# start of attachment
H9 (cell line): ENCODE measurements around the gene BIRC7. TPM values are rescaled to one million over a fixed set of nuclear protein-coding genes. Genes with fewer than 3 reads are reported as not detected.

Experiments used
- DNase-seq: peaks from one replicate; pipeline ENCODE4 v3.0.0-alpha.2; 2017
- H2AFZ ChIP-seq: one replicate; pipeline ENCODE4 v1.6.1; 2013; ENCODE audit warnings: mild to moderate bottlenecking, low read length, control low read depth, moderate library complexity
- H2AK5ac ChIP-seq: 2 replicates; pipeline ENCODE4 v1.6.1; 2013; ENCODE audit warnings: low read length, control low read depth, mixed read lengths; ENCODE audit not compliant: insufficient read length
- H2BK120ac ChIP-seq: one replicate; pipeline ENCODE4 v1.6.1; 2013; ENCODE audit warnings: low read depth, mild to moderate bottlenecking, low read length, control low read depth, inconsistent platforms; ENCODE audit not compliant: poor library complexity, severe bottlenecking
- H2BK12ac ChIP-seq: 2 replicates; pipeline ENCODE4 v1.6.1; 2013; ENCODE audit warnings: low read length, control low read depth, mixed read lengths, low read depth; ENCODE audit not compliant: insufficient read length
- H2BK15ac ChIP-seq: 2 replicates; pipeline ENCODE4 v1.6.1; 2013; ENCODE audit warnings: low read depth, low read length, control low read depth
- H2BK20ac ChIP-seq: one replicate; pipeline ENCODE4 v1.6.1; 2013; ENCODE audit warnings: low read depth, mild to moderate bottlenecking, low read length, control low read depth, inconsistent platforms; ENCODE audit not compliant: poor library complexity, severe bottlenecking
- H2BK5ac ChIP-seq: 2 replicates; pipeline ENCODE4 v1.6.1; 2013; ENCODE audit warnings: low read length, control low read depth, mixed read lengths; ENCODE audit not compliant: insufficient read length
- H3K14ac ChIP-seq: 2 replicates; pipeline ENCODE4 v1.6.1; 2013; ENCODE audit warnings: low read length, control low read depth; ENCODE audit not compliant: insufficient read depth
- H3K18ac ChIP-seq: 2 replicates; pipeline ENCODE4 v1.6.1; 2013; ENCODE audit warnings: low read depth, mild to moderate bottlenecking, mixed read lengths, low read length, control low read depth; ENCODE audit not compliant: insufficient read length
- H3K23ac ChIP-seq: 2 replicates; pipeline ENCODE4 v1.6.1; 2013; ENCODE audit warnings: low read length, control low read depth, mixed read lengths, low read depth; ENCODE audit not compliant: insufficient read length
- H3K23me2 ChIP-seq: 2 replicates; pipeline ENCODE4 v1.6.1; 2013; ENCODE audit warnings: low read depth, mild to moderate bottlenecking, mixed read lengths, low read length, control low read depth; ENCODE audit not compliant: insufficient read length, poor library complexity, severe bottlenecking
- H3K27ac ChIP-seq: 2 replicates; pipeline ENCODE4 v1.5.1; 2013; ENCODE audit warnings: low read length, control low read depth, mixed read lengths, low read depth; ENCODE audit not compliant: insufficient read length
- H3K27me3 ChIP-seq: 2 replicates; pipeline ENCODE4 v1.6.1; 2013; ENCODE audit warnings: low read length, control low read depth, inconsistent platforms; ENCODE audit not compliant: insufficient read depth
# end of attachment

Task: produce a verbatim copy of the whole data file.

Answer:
H9 (cell line): ENCODE measurements around the gene BIRC7. TPM values are rescaled to one million over a fixed set of nuclear protein-coding genes. Genes with fewer than 3 reads are reported as not detected.

Experiments used
- DNase-seq: peaks from one replicate; pipeline ENCODE4 v3.0.0-alpha.2; 2017
- H2AFZ ChIP-seq: one replicate; pipeline ENCODE4 v1.6.1; 2013; ENCODE audit warnings: mild to moderate bottlenecking, low read length, control low read depth, moderate library complexity
- H2AK5ac ChIP-seq: 2 replicates; pipeline ENCODE4 v1.6.1; 2013; ENCODE audit warnings: low read length, control low read depth, mixed read lengths; ENCODE audit not compliant: insufficient read length
- H2BK120ac ChIP-seq: one replicate; pipeline ENCODE4 v1.6.1; 2013; ENCODE audit warnings: low read depth, mild to moderate bottlenecking, low read length, control low read depth, inconsistent platforms; ENCODE audit not compliant: poor library complexity, severe bottlenecking
- H2BK12ac ChIP-seq: 2 replicates; pipeline ENCODE4 v1.6.1; 2013; ENCODE audit warnings: low read length, control low read depth, mixed read lengths, low read depth; ENCODE audit not compliant: insufficient read length
- H2BK15ac ChIP-seq: 2 replicates; pipeline ENCODE4 v1.6.1; 2013; ENCODE audit warnings: low read depth, low read length, control low read depth
- H2BK20ac ChIP-seq: one replicate; pipeline ENCODE4 v1.6.1; 2013; ENCODE audit warnings: low read depth, mild to moderate bottlenecking, low read length, control low read depth, inconsistent platforms; ENCODE audit not compliant: poor library complexity, severe bottlenecking
- H2BK5ac ChIP-seq: 2 replicates; pipeline ENCODE4 v1.6.1; 2013; ENCODE audit warnings: low read length, control low read depth, mixed read lengths; ENCODE audit not compliant: insufficient read length
- H3K14ac ChIP-seq: 2 replicates; pipeline ENCODE4 v1.6.1; 2013; ENCODE audit warnings: low read length, control low read depth; ENCODE audit not compliant: insufficient read depth
- H3K18ac ChIP-seq: 2 replicates; pipeline ENCODE4 v1.6.1; 2013; ENCODE audit warnings: low read depth, mild to moderate bottlenecking, mixed read lengths, low read length, control low read depth; ENCODE audit not compliant: insufficient read length
- H3K23ac ChIP-seq: 2 replicates; pipeline ENCODE4 v1.6.1; 2013; ENCODE audit warnings: low read length, control low read depth, mixed read lengths, low read depth; ENCODE audit not compliant: insufficient read length
- H3K23me2 ChIP-seq: 2 replicates; pipeline ENCODE4 v1.6.1; 2013; ENCODE audit warnings: low read depth, mild to moderate bottlenecking, mixed read lengths, low read length, control low read depth; ENCODE audit not compliant: insufficient read length, poor library complexity, severe bottlenecking
- H3K27ac ChIP-seq: 2 replicates; pipeline ENCODE4 v1.5.1; 2013; ENCODE audit warnings: low read length, control low read depth, mixed read lengths, low read depth; ENCODE audit not compliant: insufficient read length
- H3K27me3 ChIP-seq: 2 replicates; pipeline ENCODE4 v1.6.1; 2013; ENCODE audit warnings: low read length, control low read depth, inconsistent platforms; ENCODE audit not compliant: insufficient read depth